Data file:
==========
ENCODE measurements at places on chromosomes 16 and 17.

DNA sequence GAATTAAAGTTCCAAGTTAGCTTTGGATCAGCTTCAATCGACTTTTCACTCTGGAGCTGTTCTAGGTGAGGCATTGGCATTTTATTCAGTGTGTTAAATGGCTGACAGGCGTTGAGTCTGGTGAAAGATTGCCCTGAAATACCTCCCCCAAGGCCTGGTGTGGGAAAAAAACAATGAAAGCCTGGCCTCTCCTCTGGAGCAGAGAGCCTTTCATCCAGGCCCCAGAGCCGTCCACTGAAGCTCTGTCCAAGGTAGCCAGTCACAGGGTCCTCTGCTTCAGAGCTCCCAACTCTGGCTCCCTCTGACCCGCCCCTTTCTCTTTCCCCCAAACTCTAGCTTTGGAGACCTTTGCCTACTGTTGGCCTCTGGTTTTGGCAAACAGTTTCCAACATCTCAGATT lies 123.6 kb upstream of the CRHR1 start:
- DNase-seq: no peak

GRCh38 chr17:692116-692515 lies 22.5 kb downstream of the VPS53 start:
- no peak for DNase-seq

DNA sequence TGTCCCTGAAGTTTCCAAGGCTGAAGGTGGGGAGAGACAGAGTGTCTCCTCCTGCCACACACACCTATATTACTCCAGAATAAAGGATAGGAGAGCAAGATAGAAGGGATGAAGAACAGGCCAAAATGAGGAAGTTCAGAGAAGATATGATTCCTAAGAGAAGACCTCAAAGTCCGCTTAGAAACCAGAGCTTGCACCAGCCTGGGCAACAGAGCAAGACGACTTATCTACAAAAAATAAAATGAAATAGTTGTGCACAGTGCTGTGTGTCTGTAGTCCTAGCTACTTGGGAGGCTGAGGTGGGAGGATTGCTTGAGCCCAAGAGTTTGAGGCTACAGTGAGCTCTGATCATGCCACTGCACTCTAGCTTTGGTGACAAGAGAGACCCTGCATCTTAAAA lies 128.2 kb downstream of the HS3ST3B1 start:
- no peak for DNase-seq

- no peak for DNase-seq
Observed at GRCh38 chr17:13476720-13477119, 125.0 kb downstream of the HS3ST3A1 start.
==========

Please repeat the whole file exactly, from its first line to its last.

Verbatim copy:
ENCODE measurements at places on chromosomes 16 and 17.

DNA sequence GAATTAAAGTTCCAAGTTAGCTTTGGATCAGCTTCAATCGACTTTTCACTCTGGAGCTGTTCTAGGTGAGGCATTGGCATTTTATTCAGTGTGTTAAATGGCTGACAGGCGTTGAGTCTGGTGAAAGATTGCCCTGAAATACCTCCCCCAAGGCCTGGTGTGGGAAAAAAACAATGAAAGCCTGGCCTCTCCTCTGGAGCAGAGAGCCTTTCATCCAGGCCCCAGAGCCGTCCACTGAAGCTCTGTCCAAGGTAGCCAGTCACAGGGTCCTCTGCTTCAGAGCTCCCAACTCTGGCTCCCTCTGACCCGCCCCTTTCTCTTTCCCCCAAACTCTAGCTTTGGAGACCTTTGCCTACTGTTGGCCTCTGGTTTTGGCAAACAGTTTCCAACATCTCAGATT lies 123.6 kb upstream of the CRHR1 start:
- DNase-seq: no peak

GRCh38 chr17:692116-692515 lies 22.5 kb downstream of the VPS53 start:
- no peak for DNase-seq

DNA sequence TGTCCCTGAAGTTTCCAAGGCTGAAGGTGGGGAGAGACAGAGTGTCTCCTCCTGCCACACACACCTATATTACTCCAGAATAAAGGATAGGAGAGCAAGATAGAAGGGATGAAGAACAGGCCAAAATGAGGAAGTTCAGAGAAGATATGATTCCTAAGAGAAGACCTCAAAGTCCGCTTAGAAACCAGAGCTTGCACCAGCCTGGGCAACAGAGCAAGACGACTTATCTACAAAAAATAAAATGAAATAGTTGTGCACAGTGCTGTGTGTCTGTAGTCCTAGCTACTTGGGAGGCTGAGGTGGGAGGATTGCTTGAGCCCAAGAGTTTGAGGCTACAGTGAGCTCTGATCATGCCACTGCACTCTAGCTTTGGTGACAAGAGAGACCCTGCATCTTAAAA lies 128.2 kb downstream of the HS3ST3B1 start:
- no peak for DNase-seq

- no peak for DNase-seq
Observed at GRCh38 chr17:13476720-13477119, 125.0 kb downstream of the HS3ST3A1 start.